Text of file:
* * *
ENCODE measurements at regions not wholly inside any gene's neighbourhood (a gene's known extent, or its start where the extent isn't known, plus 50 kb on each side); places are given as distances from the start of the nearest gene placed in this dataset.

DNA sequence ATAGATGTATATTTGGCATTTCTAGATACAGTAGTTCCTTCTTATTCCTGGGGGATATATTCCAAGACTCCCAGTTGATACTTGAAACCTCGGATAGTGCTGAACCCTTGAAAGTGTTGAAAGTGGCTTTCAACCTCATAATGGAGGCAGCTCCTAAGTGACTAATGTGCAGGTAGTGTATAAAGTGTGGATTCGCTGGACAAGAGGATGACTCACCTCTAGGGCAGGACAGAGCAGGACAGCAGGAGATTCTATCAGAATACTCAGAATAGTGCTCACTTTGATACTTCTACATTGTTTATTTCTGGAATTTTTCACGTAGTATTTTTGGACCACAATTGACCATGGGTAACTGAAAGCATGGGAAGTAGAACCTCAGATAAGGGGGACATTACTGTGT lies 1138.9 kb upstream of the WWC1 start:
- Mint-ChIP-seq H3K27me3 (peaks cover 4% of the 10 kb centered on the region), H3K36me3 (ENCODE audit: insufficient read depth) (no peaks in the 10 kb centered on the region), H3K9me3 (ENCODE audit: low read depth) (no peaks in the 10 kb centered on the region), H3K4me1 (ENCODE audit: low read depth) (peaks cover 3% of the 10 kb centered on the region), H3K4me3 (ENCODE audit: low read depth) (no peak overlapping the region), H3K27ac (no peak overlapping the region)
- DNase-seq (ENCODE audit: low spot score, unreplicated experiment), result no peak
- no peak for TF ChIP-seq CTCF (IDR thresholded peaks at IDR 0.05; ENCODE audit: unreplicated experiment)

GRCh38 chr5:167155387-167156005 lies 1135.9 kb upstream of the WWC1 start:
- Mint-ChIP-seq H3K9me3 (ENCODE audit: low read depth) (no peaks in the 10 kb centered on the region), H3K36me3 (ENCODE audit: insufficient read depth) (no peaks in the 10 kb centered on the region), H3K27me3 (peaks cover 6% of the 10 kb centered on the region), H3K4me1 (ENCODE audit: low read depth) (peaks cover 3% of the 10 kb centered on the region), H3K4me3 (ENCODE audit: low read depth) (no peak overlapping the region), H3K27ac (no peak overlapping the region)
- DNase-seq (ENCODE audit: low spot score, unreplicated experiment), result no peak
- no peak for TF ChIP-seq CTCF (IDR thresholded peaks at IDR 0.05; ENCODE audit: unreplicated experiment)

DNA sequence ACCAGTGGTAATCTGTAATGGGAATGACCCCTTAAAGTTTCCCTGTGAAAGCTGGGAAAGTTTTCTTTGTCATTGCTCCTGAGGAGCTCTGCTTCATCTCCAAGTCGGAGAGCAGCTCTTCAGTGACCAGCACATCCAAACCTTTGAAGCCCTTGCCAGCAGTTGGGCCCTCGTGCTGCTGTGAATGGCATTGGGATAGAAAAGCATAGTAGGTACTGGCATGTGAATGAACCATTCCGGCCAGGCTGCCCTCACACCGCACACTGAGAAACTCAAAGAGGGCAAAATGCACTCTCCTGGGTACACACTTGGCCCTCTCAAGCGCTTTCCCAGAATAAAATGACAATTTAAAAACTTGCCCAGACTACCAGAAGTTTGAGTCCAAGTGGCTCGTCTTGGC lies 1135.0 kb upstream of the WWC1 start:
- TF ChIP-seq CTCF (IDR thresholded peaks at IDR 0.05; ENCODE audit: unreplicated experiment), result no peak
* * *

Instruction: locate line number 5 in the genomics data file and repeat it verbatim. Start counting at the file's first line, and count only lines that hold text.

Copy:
- no peak for TF ChIP-seq CTCF (IDR thresholded peaks at IDR 0.05; ENCODE audit: unreplicated experiment)